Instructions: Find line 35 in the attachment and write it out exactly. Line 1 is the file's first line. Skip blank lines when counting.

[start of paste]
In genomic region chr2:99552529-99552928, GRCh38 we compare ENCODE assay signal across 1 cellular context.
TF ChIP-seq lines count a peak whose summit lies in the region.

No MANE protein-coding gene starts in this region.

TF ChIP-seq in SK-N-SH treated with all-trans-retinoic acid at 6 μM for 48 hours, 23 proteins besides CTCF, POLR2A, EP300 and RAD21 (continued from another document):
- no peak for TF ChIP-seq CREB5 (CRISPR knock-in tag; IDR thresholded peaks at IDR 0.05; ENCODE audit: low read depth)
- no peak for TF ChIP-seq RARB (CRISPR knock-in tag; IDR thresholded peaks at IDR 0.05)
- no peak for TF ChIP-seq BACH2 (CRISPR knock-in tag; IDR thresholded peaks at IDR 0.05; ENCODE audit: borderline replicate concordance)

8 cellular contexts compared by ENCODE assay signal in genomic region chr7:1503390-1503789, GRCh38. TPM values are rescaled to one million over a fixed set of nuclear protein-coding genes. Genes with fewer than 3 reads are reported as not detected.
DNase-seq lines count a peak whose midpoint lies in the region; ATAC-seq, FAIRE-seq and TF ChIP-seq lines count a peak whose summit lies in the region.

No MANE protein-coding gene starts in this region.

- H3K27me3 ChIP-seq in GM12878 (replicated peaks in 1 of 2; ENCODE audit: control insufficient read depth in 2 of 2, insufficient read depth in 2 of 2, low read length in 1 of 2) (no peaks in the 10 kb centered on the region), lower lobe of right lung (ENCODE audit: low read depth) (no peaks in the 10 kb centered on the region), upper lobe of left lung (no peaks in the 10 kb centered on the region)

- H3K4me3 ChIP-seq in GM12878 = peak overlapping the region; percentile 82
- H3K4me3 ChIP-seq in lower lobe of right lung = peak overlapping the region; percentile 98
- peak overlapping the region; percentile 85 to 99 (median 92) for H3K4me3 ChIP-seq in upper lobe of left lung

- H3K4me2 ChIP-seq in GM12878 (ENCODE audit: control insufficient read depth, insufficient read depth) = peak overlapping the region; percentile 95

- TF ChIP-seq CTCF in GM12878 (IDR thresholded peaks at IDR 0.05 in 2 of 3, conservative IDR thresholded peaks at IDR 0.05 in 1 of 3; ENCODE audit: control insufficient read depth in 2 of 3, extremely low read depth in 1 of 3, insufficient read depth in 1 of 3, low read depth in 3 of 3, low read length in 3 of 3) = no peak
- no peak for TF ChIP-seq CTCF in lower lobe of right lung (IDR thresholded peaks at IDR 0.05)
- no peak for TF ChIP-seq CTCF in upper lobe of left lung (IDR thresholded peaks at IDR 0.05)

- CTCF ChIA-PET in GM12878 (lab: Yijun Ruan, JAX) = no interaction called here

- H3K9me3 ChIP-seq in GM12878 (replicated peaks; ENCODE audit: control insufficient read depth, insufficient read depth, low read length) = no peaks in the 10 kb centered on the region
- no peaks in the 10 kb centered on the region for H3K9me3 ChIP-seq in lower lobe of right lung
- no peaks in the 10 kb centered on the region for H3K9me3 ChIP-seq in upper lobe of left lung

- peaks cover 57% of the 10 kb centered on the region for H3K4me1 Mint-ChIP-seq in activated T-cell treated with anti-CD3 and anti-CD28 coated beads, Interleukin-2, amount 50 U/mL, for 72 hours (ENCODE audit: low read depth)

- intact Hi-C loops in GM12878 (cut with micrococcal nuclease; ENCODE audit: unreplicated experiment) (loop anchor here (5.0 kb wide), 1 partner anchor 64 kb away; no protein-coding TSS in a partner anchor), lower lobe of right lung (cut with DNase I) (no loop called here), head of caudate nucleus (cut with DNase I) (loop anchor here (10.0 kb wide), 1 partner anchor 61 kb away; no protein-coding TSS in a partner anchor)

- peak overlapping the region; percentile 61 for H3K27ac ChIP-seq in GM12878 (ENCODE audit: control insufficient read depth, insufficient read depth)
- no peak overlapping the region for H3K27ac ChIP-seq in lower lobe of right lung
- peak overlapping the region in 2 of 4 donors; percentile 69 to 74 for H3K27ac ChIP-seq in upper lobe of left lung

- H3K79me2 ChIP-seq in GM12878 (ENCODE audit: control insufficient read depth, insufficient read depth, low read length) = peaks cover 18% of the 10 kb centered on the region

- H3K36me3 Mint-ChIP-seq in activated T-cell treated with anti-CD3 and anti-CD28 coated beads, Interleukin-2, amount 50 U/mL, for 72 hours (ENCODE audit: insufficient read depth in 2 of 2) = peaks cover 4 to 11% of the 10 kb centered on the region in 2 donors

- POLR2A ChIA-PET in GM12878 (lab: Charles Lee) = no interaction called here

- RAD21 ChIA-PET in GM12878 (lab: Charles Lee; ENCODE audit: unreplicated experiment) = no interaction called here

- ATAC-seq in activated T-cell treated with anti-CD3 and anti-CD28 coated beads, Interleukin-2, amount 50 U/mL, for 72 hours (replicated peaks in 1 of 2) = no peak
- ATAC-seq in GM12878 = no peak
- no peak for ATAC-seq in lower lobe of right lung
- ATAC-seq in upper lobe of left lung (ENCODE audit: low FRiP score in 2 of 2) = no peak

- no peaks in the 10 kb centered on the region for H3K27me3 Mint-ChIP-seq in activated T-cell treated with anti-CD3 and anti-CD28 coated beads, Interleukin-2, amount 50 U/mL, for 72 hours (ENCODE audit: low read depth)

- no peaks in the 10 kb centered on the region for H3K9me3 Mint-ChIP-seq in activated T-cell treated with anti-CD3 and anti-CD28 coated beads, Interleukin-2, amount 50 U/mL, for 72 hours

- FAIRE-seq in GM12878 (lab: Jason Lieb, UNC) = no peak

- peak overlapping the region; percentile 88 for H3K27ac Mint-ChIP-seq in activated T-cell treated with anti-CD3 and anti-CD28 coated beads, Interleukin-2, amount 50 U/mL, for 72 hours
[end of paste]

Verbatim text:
- ATAC-seq in upper lobe of left lung (ENCODE audit: low FRiP score in 2 of 2) = no peak